We'd all like to experience optimal mental health, but how do we go about it? It involves much more than just seeing a psychiatrist or other medical professional and popping the right “magic pill.” (By the way, that doesn’t exist!) Optimal mental health also involves more than therapy and support groups. First, we must address our basic needs.
Maslow’s Hierarchy of Needs
Psychologist Abraham Maslow’s famous Hierarchy of Needs, usually depicted as a pyramid, illustrates several levels of human needs. At the base of the pyramid are physiological needs: oxygen, water, food, sleep, shelter and sex (assuming we wish our species to continue!).
Thankfully, most of us don’t have to think much about oxygen or sex (though some folks think a lot about sex!). So I'll focus on the issues most important to cope with a mental illness.
Water – Some folks with diagnoses need considerably more water because many psychotropic medications dry out the mouth. Also, people who take lithium really need to keep hydrated so they can reduce how much medication reaches the kidneys at any one time.
Food – What we consume can also affect our mental health. No special diet prevents a mental illness, but there is evidence that a Mediterranean diet can help, which involves eating:
It's also crucial to eat regularly. Folks with mood disorders sometimes forget to eat when manic or refuse to eat when depressed. Some try to “self-medicate” with food during depression. Overeating is especially dangerous when taking psychotropic medications because a number them increase the risk of developing type 2 diabetes.
Alcohol and illegal drugs interfere with most any medication, so it’s best to refrain from drinking when taking meds – or at the very least, to have no more than one drink a day. Follow the doctor's advice. And illegal drugs are never a good idea! Many doctors also suggest avoiding or limiting caffeine. This includes not only coffee and tea but most soft drinks and chocolate (bummer!).
Sleep – The first question my psychiatrist always asks is “How is your sleep?” The lack of restful sleep interferes with anyone’s mental health, however temporarily. But severely depressed people often sleep to escape or may be unable to get out of bed, even to use the bathroom. Medications can sometimes drain one's energy, so they should be carefully monitored and adjusted with a doctor's help. Mania, on the other hand, usually brings too little sleep, even to the point of total exhaustion or if not well treated, even death!
Shelter – Optimal mental health also requires more than a roof over one’s head and protection from the elements. We all need to feel safe, secure and free from fear. These needs appear on the second level of Maslow’s Hierarchy. Until all of these needs are met, one’s mental health will be in jeopardy.
Exercise – One important need that Maslow did not address is exercise. Studies have shown that aerobic exercises such as walking, jogging, running, bicycling and swimming can help reduce depression by releasing "feel good" endorphins. Exercising also helps burn off the excess energy that comes with mania or with anger and rage.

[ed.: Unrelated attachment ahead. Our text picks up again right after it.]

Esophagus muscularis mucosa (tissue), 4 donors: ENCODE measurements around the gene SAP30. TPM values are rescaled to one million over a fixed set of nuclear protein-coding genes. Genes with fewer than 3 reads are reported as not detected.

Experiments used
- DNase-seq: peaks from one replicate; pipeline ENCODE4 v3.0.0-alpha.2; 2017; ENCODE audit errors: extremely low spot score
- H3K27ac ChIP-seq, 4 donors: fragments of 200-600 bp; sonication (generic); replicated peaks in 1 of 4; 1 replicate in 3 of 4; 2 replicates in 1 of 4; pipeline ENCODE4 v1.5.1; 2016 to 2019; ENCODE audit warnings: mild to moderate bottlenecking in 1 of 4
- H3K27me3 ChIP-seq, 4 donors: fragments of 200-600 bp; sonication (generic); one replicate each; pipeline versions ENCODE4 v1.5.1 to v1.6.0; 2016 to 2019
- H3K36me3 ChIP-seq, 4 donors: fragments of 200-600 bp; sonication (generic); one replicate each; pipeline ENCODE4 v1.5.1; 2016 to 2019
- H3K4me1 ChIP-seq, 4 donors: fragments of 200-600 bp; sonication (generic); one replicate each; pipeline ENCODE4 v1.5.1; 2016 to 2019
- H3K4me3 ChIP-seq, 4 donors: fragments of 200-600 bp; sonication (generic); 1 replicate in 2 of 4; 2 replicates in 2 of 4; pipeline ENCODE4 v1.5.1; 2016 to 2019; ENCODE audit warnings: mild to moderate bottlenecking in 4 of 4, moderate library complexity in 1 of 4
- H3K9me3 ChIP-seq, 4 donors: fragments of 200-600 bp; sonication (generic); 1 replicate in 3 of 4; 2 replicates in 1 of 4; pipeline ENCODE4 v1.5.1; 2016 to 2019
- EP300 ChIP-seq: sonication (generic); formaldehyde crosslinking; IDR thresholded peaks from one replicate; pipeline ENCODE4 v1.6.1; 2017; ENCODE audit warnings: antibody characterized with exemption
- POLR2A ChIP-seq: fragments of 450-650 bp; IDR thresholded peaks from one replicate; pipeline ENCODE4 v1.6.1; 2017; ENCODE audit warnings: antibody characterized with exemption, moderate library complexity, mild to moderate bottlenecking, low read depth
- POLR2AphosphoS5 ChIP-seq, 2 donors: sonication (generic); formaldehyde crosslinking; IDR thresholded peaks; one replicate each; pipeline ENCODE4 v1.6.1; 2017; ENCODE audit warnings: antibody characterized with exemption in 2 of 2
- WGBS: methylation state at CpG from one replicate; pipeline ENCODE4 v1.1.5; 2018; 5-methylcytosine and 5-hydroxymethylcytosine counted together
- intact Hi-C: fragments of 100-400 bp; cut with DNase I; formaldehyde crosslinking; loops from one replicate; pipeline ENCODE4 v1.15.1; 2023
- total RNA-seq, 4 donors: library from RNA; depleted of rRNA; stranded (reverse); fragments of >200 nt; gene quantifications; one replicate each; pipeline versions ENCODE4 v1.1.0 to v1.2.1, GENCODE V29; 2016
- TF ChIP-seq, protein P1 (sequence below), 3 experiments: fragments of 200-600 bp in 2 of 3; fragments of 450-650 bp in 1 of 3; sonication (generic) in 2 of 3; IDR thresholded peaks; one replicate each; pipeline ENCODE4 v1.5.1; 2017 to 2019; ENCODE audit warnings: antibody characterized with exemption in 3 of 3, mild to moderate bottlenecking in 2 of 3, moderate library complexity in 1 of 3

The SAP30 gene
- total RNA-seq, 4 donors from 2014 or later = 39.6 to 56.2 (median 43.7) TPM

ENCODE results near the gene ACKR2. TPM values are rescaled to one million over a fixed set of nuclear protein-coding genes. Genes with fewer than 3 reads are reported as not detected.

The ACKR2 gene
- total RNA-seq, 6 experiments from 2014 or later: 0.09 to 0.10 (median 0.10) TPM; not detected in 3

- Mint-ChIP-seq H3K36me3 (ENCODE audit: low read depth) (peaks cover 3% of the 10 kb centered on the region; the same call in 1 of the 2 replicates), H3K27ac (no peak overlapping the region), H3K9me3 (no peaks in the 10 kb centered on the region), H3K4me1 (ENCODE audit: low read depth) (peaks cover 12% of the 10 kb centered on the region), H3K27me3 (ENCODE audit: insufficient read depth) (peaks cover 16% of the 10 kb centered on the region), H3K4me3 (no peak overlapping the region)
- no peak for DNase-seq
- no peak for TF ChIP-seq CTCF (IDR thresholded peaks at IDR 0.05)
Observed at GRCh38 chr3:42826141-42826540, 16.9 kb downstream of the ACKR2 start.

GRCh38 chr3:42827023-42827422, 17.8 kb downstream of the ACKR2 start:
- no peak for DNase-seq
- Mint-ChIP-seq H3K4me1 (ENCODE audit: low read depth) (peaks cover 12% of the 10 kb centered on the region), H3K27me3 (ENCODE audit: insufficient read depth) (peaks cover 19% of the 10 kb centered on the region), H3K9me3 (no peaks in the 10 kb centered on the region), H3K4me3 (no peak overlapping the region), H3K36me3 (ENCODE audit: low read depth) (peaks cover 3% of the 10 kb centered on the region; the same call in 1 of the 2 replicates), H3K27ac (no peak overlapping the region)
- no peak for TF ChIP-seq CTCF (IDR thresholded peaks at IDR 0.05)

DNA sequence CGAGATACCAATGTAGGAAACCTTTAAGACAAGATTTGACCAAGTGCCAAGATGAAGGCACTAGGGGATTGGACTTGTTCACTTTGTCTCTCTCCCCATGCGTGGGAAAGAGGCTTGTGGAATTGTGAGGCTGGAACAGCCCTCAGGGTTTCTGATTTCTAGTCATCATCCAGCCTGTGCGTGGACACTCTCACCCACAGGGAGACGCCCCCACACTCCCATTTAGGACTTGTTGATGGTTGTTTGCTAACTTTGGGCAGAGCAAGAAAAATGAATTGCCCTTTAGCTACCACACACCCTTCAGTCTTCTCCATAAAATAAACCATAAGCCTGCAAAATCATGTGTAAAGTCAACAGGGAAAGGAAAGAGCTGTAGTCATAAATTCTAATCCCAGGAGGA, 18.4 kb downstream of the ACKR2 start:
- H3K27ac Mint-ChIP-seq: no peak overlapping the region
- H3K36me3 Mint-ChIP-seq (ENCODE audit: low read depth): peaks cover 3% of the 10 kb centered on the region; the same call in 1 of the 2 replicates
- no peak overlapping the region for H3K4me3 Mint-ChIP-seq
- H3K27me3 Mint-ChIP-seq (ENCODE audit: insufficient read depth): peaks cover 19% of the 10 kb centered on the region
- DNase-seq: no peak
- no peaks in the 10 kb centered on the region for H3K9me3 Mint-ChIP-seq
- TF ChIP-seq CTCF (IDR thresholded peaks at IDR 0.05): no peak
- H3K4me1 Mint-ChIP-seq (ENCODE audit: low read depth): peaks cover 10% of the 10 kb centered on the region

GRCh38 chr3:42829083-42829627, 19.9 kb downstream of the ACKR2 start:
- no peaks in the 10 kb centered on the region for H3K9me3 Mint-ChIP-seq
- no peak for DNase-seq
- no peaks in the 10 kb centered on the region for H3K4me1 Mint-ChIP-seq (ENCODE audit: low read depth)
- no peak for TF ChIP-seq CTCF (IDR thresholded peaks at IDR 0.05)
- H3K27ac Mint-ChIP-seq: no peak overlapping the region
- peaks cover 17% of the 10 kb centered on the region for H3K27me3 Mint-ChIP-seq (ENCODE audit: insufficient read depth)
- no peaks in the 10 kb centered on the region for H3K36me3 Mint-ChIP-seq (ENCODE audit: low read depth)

Spirituality – A further need for optimal mental health is some sort of spiritual life. Although a psychiatrist who reviewed Bipolar Disorder Demystified claimed that spirituality has nothing to do with mental health, I strongly disagree. My life became much more balanced when I quit resisting and finally began paying attention to my spiritual needs.
For some people, this might mean mindfulness and meditation alone, but that works perfectly well too. That's one reason why so many of my blogs focus on on mindfulness and meditation.
What do you really know about mental illness? Not every form means losing complete touch with reality, as many people think. Those of us with a mental illness may exhibit signs or symptoms part of the time and appear perfectly "normal" at others.
Displaying one or more such signs or symptoms does not always indicate mental illness. Much depends upon their severity and duration. A proper diagnosis needs to come from a medical professional such as a psychiatrist – a medical doctor who specializes in the mind.
Because my expertise lies with Depression and Bipolar Disorder rather than with a Thought Disorder such as Schizophrenia, I'll focus on Mood Disorders.
Both bipolar disorder and depression are classified as Mood Disorders. A major difference is that bipolar disorder involves two "poles" – mania or a slightly less evident form called hypomania, as well as depression, which sometimes can involve suicidal thoughts and often attempts.
Psychiatrists describe Depression alone as Unipolar (having just one pole).
For me, living with bipolar disorder is like walking a tightrope. For a description of how this feels to me, read the introduction to Bipolar Disorder Demystified by clicking here.
Although the signs and symptoms of mania and hypomania are the same, a diagnosis depends on how intense they are (or have been) and whether they require (or required) hospitalization.
Asking someone if they’re feeling suicidal or thinking of taking their life won't make them do it. They may have already been considering suicide for quite some time. Sometimes, they just need to talk.